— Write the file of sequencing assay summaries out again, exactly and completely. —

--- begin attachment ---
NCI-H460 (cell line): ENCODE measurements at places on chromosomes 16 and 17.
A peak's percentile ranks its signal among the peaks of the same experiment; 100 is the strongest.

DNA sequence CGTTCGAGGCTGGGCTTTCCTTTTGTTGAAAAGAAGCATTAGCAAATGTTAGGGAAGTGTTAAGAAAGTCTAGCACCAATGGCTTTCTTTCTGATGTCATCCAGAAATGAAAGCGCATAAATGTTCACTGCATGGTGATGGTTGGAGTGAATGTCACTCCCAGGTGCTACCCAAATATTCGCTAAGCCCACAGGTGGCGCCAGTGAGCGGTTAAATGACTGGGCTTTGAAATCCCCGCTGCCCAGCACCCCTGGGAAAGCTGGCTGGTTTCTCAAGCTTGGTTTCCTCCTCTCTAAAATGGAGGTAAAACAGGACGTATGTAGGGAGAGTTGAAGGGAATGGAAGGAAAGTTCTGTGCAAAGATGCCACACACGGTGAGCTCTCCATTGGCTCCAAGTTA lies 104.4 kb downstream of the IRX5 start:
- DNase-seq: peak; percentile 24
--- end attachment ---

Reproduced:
NCI-H460 (cell line): ENCODE measurements at places on chromosomes 16 and 17.
A peak's percentile ranks its signal among the peaks of the same experiment; 100 is the strongest.

DNA sequence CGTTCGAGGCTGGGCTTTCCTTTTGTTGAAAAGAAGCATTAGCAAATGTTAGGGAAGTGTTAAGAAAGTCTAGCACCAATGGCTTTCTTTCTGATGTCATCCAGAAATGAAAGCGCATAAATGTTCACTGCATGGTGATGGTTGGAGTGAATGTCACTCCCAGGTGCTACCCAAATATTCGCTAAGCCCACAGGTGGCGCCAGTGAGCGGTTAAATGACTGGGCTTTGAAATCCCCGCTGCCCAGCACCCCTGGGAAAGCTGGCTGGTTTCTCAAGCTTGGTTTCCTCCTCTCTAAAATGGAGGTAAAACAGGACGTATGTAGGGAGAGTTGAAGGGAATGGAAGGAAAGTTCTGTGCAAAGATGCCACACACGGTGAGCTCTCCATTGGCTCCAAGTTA lies 104.4 kb downstream of the IRX5 start:
- DNase-seq: peak; percentile 24